On this day in 1977, Andy Gibb was at No.1 on the Billboard singles chart with ‘I Just Want To Be Your Everything’, a song written by his Bee Gee brother Barry.
On this day in 1980, R&B singer Larry Williams (Bony Moronie, Short Fat Fannie) was found dead in his home at age 44, his hands cuffed behind his back and with a bullet in his head. The LAPD declared it a suicide, but others believed it was a drug-related murder. No one was ever charged.
Also in 1980, after less than 5 months in release Led Zeppelin‘s eighth studio album “In Through The Out Door” was certified Platinum.
On this day in 1981, The Police played the first night of a North American tour at the University of Montreal, during their Zenyatta Mondatta World Tour.
Also in 1981, just two months after its release the “Eagles Live” album was certified Platinum.
On this day in 1982, the TV series based on the 1980 movie about a performing arts high school, “Fame,” debuted on NBC-TV. Despite critical acclaim the network cancelled it after two seasons; however the series survived in syndication for another 4 years.
On this day in 1983, the 100th episode of “The Dukes of Hazzard” was aired on CBS.
On this day in 1984, the University of Alberta student radio station CJSR Edmonton went on the air with just 44 watts on 88.5 MHz. It had been heard on FM cable since September 1976.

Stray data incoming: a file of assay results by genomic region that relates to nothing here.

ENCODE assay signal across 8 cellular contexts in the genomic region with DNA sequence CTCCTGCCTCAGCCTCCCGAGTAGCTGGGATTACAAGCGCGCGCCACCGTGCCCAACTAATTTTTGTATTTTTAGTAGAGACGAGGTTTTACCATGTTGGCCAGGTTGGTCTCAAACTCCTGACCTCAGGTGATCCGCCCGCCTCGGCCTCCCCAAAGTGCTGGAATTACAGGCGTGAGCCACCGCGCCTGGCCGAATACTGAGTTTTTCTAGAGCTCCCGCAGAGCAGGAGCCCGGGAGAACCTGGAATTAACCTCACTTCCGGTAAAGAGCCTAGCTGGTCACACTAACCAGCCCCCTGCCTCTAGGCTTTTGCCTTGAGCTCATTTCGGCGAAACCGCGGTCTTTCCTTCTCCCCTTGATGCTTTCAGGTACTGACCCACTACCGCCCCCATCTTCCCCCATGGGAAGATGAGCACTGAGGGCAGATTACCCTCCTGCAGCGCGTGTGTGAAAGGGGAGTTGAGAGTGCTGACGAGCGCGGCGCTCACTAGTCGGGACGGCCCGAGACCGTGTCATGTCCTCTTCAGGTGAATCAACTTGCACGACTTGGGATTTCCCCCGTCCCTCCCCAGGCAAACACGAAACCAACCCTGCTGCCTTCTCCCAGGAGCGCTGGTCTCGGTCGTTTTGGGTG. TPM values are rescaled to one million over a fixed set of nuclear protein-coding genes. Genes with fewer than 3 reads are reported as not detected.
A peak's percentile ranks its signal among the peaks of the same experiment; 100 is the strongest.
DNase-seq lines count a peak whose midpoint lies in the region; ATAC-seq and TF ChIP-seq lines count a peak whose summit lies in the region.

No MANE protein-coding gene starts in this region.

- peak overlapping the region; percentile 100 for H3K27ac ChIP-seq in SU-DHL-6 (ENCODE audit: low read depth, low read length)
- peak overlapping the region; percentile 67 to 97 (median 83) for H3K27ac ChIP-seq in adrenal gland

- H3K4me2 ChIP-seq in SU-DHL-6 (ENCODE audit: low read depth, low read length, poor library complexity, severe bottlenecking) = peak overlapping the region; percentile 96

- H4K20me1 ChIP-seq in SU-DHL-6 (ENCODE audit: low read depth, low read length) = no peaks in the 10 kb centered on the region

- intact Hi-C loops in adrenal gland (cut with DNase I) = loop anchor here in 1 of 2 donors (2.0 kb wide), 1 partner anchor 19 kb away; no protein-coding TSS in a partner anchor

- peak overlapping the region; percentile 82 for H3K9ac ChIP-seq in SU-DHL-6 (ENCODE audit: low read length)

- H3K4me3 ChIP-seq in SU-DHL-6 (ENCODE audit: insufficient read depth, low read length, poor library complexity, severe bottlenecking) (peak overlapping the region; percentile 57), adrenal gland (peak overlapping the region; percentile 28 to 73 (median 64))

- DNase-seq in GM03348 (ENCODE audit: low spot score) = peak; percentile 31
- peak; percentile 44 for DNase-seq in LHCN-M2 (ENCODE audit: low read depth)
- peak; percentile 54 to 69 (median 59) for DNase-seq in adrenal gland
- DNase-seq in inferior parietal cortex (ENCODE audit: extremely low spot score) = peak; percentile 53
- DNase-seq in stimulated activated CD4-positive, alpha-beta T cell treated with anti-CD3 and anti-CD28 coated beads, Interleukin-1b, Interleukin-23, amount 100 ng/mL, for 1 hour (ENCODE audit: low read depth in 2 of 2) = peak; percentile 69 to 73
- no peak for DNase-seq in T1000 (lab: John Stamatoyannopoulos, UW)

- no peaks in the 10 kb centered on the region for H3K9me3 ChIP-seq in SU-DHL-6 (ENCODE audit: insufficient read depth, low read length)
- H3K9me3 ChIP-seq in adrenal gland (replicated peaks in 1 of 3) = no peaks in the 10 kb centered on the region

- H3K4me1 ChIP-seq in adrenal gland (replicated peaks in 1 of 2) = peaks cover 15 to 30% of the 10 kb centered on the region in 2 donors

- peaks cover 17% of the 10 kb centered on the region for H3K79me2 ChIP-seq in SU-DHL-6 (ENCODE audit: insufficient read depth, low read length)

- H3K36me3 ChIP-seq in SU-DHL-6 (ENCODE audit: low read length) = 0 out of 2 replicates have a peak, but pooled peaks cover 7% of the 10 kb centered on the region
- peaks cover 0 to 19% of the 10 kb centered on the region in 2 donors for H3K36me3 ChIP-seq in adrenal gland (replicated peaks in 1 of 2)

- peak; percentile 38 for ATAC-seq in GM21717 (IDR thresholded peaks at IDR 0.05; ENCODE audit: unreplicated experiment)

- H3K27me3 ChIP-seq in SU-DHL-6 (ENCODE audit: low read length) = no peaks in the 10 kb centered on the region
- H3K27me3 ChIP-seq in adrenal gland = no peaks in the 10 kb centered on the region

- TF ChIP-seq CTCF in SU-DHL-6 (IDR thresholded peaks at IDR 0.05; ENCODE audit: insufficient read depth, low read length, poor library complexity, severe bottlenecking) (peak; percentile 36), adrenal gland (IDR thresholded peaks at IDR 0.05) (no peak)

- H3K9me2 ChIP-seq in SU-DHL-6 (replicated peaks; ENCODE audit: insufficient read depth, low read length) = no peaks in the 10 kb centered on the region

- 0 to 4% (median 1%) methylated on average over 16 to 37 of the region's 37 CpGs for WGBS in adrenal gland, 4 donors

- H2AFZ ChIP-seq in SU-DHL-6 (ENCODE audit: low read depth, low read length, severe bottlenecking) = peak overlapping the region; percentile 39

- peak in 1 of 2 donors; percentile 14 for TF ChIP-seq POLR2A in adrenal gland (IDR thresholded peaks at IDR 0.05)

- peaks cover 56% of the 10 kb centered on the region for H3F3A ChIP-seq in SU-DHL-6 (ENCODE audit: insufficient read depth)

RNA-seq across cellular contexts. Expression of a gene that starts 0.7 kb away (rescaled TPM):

This day in 1985 was a big day for Dayton, Ohio’s Phil Donahue, who began broadcasting his long-running talkfest from New York City, his new home base. Phil started his MultiMedia Productions show in 1967.
Also this day in 1985, highly regarded jazz pianist Johnny Guarnieri died at age 67. He was on staff at NBC in the 1940’s, and headed the orchestra on the CBS Radio & TV sitcom “The Morey Amsterdam Show” from 1948 to 1950.
Still this day in 1985, “Midday” featuring Valerie Pringle and Bill Cameron debuted on CBC Television, as a noon hour version of “The Journal.| That same day the business program “Venture” also made its first appearance on Mother Corp.
On this day in 1988, English actor Trevor Howard died of bronchitis and pneumonia at age 74. He had limited broadcast credits, mostly in the mini-series George Washington, Peter the Great, and Shaka Zulu, plus on two episodes of Love Boat. .